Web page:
Annotation Style


This issue came up in an erratum from the book I’m writing:

This is the kind of annotation I see in most code:

let avg1 = (a: float, b: float): float =>
  (a +. b) /. 2.0;

It is also possible to annotate in the same way you would in an .rei file:

let avg2: (float, float) => float
  = (a, b) => (a +. b) /. 2.0;

The person who filled the suggestion said, “…the second version does not conflate the notion of the function’s TYPE with the parameter names that are being used to support the IMPLEMENTATION (separation of concerns). … it is also the type that is reported in rtop when one defines the function…Interestingly enough at this time refmt doesn’t seem to have an opinion on the style of annotations to prefer as it simply leaves them alone.”

I am curious to know why the first method seems to be preferred, especially since the second method encourages consistency.


The issue actually came up some time ago in reference to Elixir typespecs.

My pet hypothesis is that when people learn to program they are interested in the parameter and return types - the notion of a function itself having a type doesn’t come up until much later - if it even comes up at all unless you are learning Haskell. So therefore having the parameter name and it’s type (UML style) side by side is incredibly convenient for easy correlation.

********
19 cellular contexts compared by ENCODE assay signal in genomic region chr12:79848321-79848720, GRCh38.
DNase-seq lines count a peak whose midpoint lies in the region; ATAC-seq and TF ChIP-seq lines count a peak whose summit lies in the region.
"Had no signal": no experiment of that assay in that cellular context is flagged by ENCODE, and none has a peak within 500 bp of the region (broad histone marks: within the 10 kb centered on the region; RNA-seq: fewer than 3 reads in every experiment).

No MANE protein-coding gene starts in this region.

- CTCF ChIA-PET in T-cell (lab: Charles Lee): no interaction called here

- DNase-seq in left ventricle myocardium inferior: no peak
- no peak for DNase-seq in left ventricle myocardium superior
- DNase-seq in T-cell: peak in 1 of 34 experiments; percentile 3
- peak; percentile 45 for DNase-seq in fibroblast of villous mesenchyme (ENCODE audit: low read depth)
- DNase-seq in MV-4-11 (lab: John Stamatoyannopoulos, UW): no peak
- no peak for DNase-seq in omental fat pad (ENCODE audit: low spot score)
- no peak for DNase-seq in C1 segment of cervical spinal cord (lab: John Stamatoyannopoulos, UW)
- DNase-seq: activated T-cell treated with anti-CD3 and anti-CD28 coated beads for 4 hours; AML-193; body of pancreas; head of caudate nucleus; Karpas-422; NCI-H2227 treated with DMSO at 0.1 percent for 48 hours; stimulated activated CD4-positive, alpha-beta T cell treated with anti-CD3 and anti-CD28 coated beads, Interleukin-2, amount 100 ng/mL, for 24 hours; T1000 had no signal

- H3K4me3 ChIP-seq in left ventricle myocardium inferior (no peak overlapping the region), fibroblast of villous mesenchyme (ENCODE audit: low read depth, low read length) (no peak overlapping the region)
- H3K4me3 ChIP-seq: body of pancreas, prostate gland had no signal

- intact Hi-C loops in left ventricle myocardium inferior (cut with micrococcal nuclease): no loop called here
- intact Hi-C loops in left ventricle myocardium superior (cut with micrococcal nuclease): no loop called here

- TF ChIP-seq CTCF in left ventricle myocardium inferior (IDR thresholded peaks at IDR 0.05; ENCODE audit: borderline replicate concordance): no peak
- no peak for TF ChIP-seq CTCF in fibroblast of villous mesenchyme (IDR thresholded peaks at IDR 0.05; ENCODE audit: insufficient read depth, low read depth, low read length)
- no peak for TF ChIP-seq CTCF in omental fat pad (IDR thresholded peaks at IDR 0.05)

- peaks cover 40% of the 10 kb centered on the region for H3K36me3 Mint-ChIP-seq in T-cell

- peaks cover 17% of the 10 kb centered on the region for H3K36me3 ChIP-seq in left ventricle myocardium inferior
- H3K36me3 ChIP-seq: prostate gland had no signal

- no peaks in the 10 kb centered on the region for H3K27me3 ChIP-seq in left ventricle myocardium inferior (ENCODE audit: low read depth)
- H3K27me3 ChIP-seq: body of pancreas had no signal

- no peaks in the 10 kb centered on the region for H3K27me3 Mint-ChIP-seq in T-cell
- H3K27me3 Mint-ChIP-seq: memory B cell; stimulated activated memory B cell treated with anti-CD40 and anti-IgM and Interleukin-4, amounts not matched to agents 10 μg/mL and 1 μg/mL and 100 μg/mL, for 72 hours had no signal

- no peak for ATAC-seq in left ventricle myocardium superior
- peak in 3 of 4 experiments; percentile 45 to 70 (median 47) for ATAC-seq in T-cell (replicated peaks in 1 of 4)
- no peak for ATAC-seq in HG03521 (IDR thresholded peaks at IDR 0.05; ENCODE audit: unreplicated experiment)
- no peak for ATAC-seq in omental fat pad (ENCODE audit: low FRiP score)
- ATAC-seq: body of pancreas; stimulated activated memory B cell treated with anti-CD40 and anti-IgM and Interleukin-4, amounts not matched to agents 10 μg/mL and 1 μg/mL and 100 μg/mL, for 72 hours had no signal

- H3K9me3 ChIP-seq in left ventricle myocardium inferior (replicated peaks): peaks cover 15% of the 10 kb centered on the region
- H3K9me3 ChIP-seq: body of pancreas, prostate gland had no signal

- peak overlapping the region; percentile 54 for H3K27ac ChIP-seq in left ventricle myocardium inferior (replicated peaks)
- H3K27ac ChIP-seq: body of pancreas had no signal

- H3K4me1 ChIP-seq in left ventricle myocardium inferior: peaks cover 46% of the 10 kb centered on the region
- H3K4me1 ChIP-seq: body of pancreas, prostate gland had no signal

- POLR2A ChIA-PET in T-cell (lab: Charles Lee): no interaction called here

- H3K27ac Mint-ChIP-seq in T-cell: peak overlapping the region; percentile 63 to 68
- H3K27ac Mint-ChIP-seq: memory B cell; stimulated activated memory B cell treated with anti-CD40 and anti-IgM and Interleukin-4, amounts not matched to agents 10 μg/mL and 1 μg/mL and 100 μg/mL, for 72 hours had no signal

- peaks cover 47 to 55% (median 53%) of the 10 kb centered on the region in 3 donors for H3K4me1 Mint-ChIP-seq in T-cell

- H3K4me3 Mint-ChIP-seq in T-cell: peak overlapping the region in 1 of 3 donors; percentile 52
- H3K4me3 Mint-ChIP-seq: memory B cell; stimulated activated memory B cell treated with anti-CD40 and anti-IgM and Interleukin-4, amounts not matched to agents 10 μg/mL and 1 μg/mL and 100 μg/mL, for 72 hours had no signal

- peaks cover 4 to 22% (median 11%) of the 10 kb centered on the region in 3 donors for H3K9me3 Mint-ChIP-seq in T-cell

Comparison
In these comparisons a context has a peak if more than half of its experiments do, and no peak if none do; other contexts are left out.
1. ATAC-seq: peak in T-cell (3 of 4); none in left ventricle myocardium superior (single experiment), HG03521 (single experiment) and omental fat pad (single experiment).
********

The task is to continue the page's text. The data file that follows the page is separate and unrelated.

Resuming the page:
The notion of a function type only becomes relevant when you start passing functions around as values. But typically those environments are either dynamically typed or have strong type inference capabilities so that the programmer doesn’t have to supply any types manually.

It’s just my experience that not having any practice with wrangling types becomes an issue once the type inference runs into any problems and in its error messages starts to spit out gloriously convoluted type names at you.

Function types become more important once you start to adopt a more type-driven approach towards development:


Wow I had no idea you could it this way. Coming from Elm and Elixir I much prefer this style.

For me its much easier to read and much more likely the the function head stays on one line. I find it hard to read when the function head gets split to multiple lines.

I also think its easier to quickly parse the information I need.

And now I can give type definitions for the fun shortcut functions:

let filterToString: filter => string =
  | Past => "past"
  | Current => "current"
  | Future => "future";


The first form allows typing a single parameter or a single type of return. While the second form does not allow to take advantage of the inference.


let avg = (a, b): float => (a +. b) /. 2.0;